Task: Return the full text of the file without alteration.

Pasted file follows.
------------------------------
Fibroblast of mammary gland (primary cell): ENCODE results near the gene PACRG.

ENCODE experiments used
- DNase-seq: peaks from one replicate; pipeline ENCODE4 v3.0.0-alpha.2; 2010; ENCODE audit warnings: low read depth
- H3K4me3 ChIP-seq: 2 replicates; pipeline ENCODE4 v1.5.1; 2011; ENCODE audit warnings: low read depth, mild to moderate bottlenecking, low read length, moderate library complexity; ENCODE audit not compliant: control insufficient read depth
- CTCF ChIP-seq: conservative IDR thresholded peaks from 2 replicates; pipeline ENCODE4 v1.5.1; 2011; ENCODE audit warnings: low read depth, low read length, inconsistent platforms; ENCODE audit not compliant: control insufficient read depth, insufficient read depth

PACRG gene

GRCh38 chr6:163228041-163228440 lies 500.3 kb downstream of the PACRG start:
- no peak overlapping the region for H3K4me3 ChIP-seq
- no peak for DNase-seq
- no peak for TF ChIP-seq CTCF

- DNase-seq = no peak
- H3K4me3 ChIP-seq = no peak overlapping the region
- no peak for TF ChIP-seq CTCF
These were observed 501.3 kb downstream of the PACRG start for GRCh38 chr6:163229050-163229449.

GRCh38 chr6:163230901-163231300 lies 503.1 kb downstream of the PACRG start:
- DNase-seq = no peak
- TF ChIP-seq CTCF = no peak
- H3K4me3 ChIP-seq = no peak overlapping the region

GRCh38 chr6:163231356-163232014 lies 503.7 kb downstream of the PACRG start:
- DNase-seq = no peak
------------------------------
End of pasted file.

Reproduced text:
Fibroblast of mammary gland (primary cell): ENCODE results near the gene PACRG.

ENCODE experiments used
- DNase-seq: peaks from one replicate; pipeline ENCODE4 v3.0.0-alpha.2; 2010; ENCODE audit warnings: low read depth
- H3K4me3 ChIP-seq: 2 replicates; pipeline ENCODE4 v1.5.1; 2011; ENCODE audit warnings: low read depth, mild to moderate bottlenecking, low read length, moderate library complexity; ENCODE audit not compliant: control insufficient read depth
- CTCF ChIP-seq: conservative IDR thresholded peaks from 2 replicates; pipeline ENCODE4 v1.5.1; 2011; ENCODE audit warnings: low read depth, low read length, inconsistent platforms; ENCODE audit not compliant: control insufficient read depth, insufficient read depth

PACRG gene

GRCh38 chr6:163228041-163228440 lies 500.3 kb downstream of the PACRG start:
- no peak overlapping the region for H3K4me3 ChIP-seq
- no peak for DNase-seq
- no peak for TF ChIP-seq CTCF

- DNase-seq = no peak
- H3K4me3 ChIP-seq = no peak overlapping the region
- no peak for TF ChIP-seq CTCF
These were observed 501.3 kb downstream of the PACRG start for GRCh38 chr6:163229050-163229449.

GRCh38 chr6:163230901-163231300 lies 503.1 kb downstream of the PACRG start:
- DNase-seq = no peak
- TF ChIP-seq CTCF = no peak
- H3K4me3 ChIP-seq = no peak overlapping the region

GRCh38 chr6:163231356-163232014 lies 503.7 kb downstream of the PACRG start:
- DNase-seq = no peak